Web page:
Lucky Iron Fish

Strong Partnerships Improve Lives

Strong Partnerships Improve Lives

In early 2016 the Song Saa Foundation hosted a visit by Lucky Iron Fish (LIF) to the Koh Rong archipelago Cambodia. The aim of the visit was to further the partnership between LIF and the Foundation, and their combined efforts to address the problem of iron deficiency in the archipelago.  Lucky Iron Fish has donated 550 of its clinically formulated iron cooking tools which are proven to increase iron in food - to the Song Saa Foundation who, in turn, are ensuring that every family in the archipelago is supplied with one of their innovative iron Fish. Together, the two organizations are striving to reduce iron deficiency anemia in the archipelago, where the need for nutrition remains strong. Working together, LIF and the Foundation wish to inspire a programme that will support local communities for years to come.

“The success of this partnership has been a true testament to the amazing connection that the Song Saa Foundation has established with the communities in Koh Rong. The trust and recognition that the Foundation has built, and continues to foster, has ensured that the Lucky Iron Fish will have a strong impact for people who can’t get the iron that they need in their diets. We are one step closer to getting a Fish in every pot that needs it.”

- Lydia Summerlee, Lucky Iron Fish, Impact and Engagement Specialist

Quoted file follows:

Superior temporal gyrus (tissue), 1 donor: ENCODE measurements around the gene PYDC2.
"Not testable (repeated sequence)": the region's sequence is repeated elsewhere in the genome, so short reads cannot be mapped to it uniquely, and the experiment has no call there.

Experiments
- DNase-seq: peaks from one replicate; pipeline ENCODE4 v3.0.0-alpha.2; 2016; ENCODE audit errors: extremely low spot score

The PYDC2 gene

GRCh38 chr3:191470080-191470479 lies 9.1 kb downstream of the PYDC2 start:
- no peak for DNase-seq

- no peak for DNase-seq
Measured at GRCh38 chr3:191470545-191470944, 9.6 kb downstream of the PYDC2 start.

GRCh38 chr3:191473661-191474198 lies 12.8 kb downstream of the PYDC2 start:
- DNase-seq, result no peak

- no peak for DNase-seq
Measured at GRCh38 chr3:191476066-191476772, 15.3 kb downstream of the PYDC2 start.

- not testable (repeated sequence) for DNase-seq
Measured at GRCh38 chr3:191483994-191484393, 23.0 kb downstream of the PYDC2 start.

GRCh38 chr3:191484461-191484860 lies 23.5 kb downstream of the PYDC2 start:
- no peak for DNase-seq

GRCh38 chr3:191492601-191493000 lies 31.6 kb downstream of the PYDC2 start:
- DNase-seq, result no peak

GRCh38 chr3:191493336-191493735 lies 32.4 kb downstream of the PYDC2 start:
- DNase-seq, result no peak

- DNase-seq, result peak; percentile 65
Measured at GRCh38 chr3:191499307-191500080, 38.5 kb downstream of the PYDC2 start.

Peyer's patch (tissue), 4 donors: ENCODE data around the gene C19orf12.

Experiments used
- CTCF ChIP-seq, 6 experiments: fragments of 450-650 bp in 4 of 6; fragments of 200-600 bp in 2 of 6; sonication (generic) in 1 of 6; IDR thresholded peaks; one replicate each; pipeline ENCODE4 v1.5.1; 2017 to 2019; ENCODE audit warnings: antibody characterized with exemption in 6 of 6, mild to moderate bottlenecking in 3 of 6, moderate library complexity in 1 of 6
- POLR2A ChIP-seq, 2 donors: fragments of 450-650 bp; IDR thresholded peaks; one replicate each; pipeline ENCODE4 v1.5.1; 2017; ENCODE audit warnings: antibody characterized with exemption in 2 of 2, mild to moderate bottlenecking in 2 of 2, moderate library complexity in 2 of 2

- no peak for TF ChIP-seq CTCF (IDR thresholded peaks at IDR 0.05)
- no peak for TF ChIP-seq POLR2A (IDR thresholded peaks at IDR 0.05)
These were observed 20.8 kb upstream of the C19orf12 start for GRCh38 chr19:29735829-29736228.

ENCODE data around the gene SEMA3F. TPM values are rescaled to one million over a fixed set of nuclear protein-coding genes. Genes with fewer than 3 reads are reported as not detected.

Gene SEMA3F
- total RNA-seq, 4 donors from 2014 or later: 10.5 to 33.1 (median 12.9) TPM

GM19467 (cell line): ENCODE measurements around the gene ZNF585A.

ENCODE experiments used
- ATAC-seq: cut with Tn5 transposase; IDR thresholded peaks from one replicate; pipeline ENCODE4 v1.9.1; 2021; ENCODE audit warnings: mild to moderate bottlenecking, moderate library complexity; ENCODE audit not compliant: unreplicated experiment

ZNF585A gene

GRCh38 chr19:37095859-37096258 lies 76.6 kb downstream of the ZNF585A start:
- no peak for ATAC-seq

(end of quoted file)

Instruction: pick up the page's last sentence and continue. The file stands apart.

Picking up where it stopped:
“Iron deficiency is a global concern, particularly in developing countries.  This is especially true in regions such as the Koh Rong archipelago, where diets are limited to  fish and rice, and the occasional vegetable.   We are proud of our partnership with Lucky Iron Fish - and our efforts, together, to tackle malnutrition amongst the 3000 plus indigenous residents of the in the Koh Rong archipelago.”

- Ben Thorne, Song Saa Foundation, Project Director

 

Did You Know That?

Iron deficiency/Anemia affects more than 3.5 billion people, which is more than half of the world’s population. In Cambodia, over 50% of the population is iron deficient. According to the World Health Organization, 55% of children under the age of five, 43% of women of reproductive age and 50% of pregnant women suffer from the signs and symptoms of iron deficiency.

 

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